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 Continuing with a few more short reviews on books read during the summer. 1794 - Niklas Dag och Natt His first book, 1793, was a big hit in Sweden, and according to Goodreads, it is called The Wolf and the Watchmen  in English.  It is a juicy piece of 18th century he gives us. You feel the dirt, the smell and the poverty of Stockholm at the time. It is a continuation of the first book but can be read independently.  A young mother is mourning her daughter who was brutally killed on her wedding night. Nobody wants to investigate the murder so she turns to Mickel Cardell who is working for the authorities to investigate crimes committed.  A young nobleman is arrested for a hideous crime he is accused of. And then there is Anna Stina Knapp who thought she had arranged her poor life in a good manner. But times change and she has to enter out into the crowded, rotten world of Stockholm, to save herself and her child.  The first book was very brutal, difficult to read. This one is not less

Short reviews - part I

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  I have not been in the mood to write reviews lately, even if I have read some really good books. As you might have noticed, not in the mood for any posts. Well, I thought I will make an effort and at least write a short summary of some of the books I have read in the last couple of months.  Mornings in Jenin by Susan Abulhawa "Forcibly removed from the ancient village of Ein Hod by the newly formed state of Israel in  1948, the Abulhejas are moved into the Jenin refugee camp. There, exiled from his beloved olive groves, the family patriarch languishes of a broken heart, his eldest son fathers a family and falls victim to an Israeli bullet, and his grandchildren struggle against tragedy toward freedom, peace, and home. This is the Palestinian story, told as never before, through four generations of a single family." Through Amal's eyes, we see the fragile existence of her family and friends. Her story is very touching and dramatic and highlights the ups and downs of thei

New purchases

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I should not really buy any new books, but sometimes I cannot help myself. At least I manage rather well with new books since I can borrow them at the library. When I visit second-hand shops it is quite a different game. Here you often find older and non-fiction books that are not so easy to find today, although the library has them of course. No excuse there! I was just trying. I tend to go toward non-fiction history books. In the neighbourhood you also find books about local history. Lately, especially during the pandemic when there was not so much more to do than go out into the woods, I have looked more into what was happening close by. Skåne, or Scania, is an interesting place. Settlements have been found from very early on, the area was Danish for centuries and since the mid 17th century is Swedish. That means there is a lot of history around.  Books I bought recently.  Blom, K Arne & Moen, Jan - Försvunna städer i Skåneland - about lost cities in Skåne (Scania) Foster, Thoma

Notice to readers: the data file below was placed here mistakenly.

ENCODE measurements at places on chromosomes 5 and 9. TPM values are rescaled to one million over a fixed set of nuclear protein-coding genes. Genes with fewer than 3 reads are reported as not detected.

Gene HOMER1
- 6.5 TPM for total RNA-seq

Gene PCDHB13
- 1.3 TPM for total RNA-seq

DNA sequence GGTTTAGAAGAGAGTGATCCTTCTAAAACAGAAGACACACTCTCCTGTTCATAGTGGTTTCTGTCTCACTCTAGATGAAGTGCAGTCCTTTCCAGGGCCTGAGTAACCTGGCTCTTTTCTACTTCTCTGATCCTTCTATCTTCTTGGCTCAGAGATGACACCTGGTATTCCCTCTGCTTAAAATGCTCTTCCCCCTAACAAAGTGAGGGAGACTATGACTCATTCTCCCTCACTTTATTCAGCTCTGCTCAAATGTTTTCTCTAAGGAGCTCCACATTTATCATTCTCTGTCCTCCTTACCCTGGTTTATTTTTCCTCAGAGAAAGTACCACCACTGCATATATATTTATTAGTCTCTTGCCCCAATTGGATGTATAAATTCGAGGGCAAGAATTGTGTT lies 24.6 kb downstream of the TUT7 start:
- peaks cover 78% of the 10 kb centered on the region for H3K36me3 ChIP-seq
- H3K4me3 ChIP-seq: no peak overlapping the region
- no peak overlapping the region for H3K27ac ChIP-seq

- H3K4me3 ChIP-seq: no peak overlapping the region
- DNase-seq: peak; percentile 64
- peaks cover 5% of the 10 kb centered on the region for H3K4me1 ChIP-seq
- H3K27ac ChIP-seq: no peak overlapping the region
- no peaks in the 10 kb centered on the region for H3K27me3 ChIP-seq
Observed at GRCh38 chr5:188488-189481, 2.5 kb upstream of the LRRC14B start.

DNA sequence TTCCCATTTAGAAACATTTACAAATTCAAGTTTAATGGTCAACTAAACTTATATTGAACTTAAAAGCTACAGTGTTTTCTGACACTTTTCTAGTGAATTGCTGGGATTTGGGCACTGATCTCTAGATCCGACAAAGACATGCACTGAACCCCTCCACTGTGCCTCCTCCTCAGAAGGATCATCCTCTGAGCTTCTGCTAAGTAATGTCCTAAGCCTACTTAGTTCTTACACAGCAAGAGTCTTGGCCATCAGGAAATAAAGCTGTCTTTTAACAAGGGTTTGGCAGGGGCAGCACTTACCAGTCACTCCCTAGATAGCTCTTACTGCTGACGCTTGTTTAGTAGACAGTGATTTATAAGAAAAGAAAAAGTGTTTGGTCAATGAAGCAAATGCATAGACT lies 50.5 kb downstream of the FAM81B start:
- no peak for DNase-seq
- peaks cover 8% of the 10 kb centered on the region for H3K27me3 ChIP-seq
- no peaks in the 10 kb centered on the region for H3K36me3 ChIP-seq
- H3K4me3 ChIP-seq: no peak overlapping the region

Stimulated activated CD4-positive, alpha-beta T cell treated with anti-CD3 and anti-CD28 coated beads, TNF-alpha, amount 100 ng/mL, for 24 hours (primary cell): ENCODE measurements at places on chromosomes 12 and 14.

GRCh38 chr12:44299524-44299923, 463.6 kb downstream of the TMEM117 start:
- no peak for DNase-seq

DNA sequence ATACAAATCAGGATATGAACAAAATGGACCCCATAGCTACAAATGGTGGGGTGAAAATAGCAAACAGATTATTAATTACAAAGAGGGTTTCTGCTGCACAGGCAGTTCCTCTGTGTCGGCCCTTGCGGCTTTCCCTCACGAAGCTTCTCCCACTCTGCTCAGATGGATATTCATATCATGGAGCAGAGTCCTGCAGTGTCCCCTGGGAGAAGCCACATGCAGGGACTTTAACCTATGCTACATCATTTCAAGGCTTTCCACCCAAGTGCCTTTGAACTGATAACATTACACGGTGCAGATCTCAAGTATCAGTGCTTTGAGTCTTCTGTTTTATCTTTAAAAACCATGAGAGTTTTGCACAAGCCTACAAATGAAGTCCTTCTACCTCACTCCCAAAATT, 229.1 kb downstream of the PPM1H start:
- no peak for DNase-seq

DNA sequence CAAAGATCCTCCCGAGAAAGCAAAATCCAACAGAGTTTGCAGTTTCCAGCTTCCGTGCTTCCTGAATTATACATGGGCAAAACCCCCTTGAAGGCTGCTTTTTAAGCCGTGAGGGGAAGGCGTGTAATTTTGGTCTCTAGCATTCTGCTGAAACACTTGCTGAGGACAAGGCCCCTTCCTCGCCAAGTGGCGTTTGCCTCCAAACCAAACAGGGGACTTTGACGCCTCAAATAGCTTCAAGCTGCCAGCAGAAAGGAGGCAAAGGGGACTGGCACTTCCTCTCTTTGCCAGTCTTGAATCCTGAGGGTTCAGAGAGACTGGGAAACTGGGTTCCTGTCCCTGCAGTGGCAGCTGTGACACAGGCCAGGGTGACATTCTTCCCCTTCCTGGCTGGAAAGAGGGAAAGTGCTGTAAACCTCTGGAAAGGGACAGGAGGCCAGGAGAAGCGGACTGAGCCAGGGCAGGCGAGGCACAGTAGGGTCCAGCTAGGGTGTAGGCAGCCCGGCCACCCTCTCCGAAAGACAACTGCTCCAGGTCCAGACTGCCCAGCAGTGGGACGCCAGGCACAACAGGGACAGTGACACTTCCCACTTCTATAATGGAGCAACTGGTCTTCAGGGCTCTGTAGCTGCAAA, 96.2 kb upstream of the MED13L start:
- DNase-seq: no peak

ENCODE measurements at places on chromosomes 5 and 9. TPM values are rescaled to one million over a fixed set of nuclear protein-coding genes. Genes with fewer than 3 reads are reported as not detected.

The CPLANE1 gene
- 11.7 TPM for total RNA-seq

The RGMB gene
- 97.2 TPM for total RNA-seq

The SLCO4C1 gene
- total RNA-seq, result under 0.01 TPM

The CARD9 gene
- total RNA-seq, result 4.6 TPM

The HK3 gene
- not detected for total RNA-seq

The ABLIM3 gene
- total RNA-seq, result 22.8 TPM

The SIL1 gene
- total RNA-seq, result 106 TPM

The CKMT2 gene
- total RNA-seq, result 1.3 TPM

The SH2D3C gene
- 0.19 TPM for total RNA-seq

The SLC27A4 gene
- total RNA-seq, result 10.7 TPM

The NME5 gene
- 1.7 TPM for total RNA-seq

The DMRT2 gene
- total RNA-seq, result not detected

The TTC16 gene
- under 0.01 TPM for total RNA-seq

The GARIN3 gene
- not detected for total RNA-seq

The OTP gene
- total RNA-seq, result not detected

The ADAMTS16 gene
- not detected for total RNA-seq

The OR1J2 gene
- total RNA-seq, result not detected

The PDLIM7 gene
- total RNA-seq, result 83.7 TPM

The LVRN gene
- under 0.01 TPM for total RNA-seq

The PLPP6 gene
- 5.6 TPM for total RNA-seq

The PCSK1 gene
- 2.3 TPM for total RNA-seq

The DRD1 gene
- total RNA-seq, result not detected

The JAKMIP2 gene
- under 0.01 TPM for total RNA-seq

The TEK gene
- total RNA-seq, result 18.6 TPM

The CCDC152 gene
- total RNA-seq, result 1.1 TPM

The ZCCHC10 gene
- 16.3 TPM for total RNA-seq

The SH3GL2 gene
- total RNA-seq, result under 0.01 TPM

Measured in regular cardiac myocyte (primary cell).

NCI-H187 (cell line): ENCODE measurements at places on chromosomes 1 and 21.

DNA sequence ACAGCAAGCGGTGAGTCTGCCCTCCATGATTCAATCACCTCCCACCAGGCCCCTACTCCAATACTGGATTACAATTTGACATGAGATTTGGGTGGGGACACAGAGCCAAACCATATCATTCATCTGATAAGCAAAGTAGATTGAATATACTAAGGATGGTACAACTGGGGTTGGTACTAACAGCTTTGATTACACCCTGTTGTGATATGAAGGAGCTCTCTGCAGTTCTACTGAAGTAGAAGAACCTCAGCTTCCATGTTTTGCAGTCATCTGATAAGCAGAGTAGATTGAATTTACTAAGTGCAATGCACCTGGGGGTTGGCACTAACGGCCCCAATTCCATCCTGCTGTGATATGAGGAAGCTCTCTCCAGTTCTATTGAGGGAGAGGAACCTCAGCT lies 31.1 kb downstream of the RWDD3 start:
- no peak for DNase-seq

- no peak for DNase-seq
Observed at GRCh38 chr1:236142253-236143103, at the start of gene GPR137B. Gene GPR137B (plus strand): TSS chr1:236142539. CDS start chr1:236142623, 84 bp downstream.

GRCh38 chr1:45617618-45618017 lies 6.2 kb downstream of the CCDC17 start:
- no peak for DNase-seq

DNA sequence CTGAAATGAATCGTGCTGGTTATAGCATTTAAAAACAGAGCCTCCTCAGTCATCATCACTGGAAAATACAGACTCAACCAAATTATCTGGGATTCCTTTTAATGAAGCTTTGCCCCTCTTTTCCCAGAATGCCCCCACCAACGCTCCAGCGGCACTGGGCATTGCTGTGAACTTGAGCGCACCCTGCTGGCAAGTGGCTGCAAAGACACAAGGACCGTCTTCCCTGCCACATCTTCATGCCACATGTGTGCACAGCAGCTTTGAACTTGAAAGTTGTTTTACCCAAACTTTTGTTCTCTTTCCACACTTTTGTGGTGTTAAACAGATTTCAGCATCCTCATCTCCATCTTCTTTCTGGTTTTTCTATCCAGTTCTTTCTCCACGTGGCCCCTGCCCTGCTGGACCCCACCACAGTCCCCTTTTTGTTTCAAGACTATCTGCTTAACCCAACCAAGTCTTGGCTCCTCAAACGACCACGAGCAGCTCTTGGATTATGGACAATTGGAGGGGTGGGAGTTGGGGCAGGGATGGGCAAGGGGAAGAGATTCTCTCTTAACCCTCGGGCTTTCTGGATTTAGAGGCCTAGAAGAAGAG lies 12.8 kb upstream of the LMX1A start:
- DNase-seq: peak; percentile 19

Classic Club Spin #24

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Last Classic Club Spin#24 ended on number 18. Under that number, I have Dante's The Divine Comedy of which the book is divided into three parts. Earlier I finished Hell  and for this month I read Purgatory. I have started Heaven which I should finish at the end of the week. It is not an easy book to read, but, I did find it more interesting than I thought.  I am trying to read more of the most famous classical literature, and this is one of them.  Even if I am not able to appreciate it like a professor in literature, it nevertheless gave me pleasure.  Cannot say I really will be able to analyse it, but there are others who can. On Wikipedia, you can find this summary of Dante's meaning with  The Divine Comedy. "The narrative takes as its literal subject the state of souls after death and presents an image of divine justice meted out as due punishment or reward, and describes Dante's travels through Hell, Purgatory, and Paradise or Heaven, while allegorically the poem